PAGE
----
Carl Hooper: Kent’s first T20 cricketer, before the format existed

Friday 26th April 2024

Men’s First Team

Vitality Blast

Carl Hooper: Kent’s first T20 cricketer, before the format existed

Signed on the eve of the 1992 county cricket season, West Indies all-rounder Carl Hooper would make a lasting impression on Kent supporters and his teammates alike.

He ended his English county career, albeit at Lancashire, in 2004 – but not before he had etched his name in history as the first cricketer to score a County Championship hundred against all 18 first-class counties.

Hooper had the ability to change a game in an instant – a constant competitor for the fastest century of the season accolade, the Walter Lawrence Trophy, which he won in 1998 following a 72-ball ton against Worcestershire at The Spitfire Ground, St Lawrence.

He is also one of only four men to have cleared the old Lime Tree at The Spitfire Ground with a six.

Min Patel, the Club’s Head of Talent Pathway and a teammate of Hooper’s at Kent in the 1990s, tells us that his talent was foreshadowing a format of the game that wasn’t invented until 2003.

“We didn’t know that T20 cricket was just around the corner in the ’90s but Carl was the sort of player that could make an impact in all three disciplines,” Min says. “He could make an impact at any time and could change a game on his own with his slip fielding, outfielding, spin bowling, even some part-time medium pace bowling, and of course his batting.

“He arrived in Canterbury as a completely new type of overseas player. I’d experienced playing with the likes of Aravinda Da Silva, and after Carl had left us, Rahul Dravid, too – but they were all specialist players bought in to either bat well or bowl well – Carl could do both for you. He was a completely multi-dimensional player and wasn’t pigeon-holed into one discipline.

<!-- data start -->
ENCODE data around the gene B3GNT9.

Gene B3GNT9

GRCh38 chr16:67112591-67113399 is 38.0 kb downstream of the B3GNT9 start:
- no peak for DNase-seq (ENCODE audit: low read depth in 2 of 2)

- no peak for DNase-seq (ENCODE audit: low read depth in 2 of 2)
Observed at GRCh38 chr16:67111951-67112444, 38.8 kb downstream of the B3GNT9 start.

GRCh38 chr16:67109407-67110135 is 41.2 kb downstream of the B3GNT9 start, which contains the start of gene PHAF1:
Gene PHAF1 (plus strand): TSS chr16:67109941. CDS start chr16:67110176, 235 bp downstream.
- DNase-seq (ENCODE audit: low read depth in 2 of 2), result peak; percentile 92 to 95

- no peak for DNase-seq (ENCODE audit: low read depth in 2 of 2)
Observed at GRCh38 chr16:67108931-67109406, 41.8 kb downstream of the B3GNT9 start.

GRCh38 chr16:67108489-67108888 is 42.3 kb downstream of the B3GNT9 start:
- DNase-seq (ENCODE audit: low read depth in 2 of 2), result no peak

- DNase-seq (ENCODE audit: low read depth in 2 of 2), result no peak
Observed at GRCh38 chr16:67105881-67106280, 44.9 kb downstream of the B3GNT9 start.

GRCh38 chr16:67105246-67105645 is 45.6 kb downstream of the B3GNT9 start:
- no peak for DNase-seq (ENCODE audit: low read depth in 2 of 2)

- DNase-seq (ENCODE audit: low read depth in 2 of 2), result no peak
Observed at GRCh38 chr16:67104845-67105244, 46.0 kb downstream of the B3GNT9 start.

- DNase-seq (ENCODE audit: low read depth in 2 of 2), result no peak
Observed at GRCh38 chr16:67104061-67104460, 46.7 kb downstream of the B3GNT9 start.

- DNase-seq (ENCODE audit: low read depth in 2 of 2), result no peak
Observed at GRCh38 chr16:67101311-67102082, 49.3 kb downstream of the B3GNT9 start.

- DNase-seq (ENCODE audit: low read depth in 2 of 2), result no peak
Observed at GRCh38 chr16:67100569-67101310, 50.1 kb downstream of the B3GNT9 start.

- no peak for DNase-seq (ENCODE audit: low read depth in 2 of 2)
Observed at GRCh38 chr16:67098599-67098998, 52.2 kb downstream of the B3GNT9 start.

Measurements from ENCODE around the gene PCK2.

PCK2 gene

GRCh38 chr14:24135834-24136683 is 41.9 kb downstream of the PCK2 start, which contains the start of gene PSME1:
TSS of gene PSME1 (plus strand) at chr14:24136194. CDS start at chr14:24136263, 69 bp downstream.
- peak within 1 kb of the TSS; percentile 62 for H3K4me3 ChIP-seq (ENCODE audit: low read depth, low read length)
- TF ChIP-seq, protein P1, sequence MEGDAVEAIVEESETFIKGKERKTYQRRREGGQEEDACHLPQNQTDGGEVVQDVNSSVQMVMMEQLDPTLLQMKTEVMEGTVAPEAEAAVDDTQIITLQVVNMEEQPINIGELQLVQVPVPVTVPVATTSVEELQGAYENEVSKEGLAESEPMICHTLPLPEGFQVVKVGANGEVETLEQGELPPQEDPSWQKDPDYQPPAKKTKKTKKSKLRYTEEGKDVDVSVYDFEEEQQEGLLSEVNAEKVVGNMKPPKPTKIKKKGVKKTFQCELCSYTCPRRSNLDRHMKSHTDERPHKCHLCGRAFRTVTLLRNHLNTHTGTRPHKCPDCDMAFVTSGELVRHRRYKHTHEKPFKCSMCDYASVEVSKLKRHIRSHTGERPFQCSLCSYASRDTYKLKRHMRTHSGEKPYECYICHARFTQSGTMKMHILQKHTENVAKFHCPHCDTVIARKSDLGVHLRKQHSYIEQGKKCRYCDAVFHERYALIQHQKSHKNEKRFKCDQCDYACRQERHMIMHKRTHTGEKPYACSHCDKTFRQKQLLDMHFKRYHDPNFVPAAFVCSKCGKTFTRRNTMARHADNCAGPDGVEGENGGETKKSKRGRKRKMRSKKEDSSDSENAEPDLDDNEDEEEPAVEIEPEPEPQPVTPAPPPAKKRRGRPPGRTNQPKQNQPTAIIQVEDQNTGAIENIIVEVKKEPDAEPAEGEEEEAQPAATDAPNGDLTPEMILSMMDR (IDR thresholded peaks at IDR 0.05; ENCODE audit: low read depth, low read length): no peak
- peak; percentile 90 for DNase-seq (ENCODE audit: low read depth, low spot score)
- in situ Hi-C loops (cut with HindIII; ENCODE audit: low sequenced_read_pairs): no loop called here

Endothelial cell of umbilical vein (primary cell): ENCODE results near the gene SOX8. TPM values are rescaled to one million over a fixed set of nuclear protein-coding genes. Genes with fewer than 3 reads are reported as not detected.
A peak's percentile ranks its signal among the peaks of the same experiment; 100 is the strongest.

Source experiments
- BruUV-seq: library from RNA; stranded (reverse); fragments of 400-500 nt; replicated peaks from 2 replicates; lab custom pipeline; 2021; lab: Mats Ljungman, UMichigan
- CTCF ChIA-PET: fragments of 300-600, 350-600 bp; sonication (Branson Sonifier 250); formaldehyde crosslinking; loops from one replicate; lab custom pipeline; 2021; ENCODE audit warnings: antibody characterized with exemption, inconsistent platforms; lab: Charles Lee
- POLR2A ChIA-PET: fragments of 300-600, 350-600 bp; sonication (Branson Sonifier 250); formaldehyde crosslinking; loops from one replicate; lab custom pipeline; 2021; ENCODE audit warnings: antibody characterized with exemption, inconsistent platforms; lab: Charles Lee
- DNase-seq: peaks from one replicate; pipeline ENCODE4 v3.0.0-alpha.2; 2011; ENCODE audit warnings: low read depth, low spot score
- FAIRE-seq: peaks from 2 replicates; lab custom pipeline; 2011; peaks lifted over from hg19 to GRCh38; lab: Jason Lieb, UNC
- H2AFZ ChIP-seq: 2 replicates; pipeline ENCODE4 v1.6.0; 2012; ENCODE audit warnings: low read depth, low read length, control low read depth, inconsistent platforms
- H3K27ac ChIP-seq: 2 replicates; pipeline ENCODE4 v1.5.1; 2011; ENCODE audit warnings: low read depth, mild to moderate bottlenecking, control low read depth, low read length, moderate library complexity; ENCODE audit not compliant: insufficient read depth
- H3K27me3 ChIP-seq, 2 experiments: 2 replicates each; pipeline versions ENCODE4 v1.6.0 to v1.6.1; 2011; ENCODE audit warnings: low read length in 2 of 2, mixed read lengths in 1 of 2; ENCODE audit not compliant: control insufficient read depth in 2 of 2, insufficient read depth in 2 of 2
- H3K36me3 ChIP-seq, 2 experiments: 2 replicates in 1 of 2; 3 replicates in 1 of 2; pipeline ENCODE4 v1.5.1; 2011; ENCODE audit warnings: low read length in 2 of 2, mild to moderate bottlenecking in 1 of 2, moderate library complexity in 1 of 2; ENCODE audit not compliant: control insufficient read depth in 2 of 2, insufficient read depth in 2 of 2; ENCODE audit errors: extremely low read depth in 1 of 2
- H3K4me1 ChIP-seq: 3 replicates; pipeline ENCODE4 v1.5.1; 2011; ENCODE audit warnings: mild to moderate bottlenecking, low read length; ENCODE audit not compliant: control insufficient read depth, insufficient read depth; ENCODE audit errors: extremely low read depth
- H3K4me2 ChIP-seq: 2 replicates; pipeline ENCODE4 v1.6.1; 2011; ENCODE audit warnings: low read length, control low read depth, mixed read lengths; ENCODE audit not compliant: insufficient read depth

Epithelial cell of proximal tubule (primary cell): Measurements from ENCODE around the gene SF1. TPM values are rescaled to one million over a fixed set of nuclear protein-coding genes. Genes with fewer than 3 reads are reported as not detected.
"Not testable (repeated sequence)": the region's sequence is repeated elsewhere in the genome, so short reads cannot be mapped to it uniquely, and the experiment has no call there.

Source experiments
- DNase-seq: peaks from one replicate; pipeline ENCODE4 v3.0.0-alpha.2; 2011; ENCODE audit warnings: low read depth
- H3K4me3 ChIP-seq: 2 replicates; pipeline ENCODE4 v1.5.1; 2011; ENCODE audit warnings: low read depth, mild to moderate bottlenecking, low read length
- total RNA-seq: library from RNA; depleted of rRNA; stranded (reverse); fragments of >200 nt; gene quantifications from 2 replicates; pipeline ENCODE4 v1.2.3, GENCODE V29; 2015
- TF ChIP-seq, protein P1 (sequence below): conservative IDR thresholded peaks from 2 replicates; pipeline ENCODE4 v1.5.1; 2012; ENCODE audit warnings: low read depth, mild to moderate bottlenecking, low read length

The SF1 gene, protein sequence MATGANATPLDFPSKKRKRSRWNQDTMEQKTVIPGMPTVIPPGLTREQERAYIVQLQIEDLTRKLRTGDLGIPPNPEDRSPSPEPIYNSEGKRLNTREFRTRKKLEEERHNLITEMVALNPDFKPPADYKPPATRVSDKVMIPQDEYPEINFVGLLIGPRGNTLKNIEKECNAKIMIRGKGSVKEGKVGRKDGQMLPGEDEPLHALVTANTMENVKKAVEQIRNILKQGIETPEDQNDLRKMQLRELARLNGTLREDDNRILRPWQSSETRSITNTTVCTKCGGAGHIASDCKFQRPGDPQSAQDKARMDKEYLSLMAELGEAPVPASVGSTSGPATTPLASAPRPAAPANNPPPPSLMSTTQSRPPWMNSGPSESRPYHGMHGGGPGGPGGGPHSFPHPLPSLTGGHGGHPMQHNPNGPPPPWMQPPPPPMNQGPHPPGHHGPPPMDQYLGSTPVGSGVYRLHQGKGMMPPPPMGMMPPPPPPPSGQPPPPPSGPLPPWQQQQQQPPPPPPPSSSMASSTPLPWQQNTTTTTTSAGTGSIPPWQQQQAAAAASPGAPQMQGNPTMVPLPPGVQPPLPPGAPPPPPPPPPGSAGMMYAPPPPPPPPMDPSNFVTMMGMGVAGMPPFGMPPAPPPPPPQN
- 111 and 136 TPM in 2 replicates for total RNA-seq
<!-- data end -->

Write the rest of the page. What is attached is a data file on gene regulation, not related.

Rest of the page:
“In the modern context, Carl would definitely be going for big bucks in an IPL Auction, but he would have done well in any era. He was a standout cricketer that would put bums on seats.

“My biggest compliment to Carl would be a story that former Kent Head Coach Jimmy Adams once told me. Carl was playing for West Indies during a great era for them, with the likes of Brian Lara, Viv Richards and other players of that size all in the same side.

“Jimmy told me that Curtly Ambrose would never watch his team bat, but he would always make an exception for Carl. He would turn off his headphones and go and sit and watch Carl’s innings – as soon as he was out, he would go back to his music or whatever else he was doing. In the great West Indies teams like that, that’s the biggest compliment I think he can receive.”

Hooper’s appeal has left a lasting impression on Kent supporters that saw him wearing the White Horse, one of them was a young aspiring batter from Lewisham that went on to become Kent’s Club Captain, Daniel Bell-Drummond.

Being from West Indian heritage and from what everyone says, including coach Matt Walker, about how great this guy was, I’d put Carl Hooper in my All-Time Kent XI most suited to T20 cricket,” ‘Deebs’ states.

“He was a brilliant player for Kent over the years. A lot of the guys that are my coaches now; Walks, Simon Cook, they’ve described him as one of Kent’s best ever overseas. And I was lucky enough to see him play live!”


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